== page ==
January 14, 2017
Friday words, 2017-01-14
I missed last week due to being at a linguistics conference, but while I was there I picked up another batch of language-related terms:These are well known to real linguists (I presume), but new to me.
Anyway, those aside, it's time for another Saturday edition of Friday words (oops). Oh, and PS, Happy New Year!
The first new-to-me word this week (leaving aside the list above) is wikidrift, which defines a situation I am all too familiar with. This is the practice of (or game of, if one does it with intent) following links in Wikipedia from article to article. The drift part alludes to the notion of moving further and further away from the original starting point. A supposed outcome of unlimited wikidrift is that one eventually gets to the topic on philosophy.
My second term for this week is white-labeling, which came up at work recently. This is not a new term, and I'm a bit surprised I'd never heard it. (That I know of.) To white-label, is, in effect, to put your brand on something created by someone else. A typical example is a store brand, like Archway for Target, Lucerne for Safeway, and Kenmore for Sears.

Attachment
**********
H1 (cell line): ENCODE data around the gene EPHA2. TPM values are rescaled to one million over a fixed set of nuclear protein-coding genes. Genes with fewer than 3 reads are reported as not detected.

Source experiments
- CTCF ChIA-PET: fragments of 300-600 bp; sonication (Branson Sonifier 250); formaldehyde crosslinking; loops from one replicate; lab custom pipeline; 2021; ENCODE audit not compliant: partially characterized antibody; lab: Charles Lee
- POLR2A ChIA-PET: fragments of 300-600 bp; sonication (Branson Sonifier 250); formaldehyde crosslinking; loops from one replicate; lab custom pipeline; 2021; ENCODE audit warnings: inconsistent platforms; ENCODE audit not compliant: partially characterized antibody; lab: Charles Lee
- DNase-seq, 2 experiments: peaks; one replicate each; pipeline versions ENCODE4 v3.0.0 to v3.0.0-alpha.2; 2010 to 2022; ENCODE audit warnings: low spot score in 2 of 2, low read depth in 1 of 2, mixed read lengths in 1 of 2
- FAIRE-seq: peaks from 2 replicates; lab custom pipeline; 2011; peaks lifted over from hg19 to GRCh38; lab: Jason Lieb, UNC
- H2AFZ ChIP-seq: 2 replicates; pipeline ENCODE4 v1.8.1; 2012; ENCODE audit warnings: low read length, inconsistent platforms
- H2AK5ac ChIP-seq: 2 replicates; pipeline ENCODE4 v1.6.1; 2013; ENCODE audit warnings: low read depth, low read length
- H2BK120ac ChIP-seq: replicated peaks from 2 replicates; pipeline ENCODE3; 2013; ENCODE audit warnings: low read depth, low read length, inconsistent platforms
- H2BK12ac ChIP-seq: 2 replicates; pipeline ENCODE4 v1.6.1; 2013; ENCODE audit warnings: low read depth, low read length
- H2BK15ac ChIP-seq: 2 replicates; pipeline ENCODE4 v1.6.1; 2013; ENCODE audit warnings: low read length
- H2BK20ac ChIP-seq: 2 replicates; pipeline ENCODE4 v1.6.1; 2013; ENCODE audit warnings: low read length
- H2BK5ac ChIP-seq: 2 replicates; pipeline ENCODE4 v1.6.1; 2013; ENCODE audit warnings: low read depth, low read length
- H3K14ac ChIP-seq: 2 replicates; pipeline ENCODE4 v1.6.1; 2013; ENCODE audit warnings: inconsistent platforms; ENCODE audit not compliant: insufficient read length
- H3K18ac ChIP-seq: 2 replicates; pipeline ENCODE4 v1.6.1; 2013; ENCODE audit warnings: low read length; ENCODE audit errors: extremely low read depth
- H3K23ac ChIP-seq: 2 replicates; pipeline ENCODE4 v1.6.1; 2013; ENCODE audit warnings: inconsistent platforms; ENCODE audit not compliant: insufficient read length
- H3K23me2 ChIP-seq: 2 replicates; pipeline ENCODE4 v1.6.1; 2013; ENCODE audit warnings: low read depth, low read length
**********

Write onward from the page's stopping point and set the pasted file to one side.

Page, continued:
The term apparently came from the music business, and specifically from the business of vinyl records. Demo or promo versions of new records were created before the artwork for the album was finished, and the record would be sent out to radio stations with only a blank white label. Thus the idea of a "blank" product that a seller could add their own information to.
For etymology today I've got myriad, meaning "a lot," as in There are myriad ways to say "a lot." Sure, I knew what the term means, but I didn't realize it had such a precise etymology: it's a Greek word meaning "ten thousand." Apparently the Greeks had a number system with a specific word for ten thousand.
The word has been used for centuries in English both to mean ten thousand of a thing and as term for "a countless number of specified things," as the OED has it. Still, if you run into one of those annoying people who insist that decimate can only mean "reduce by one-tenth," see if you can get then to admit that the only proper use for myriad is when they mean "ten thousand."
And speaking of numbers, read James Harbeck's writeup on using myriad, couple, and other numbers in The Week.
Like this? Read all the Friday words.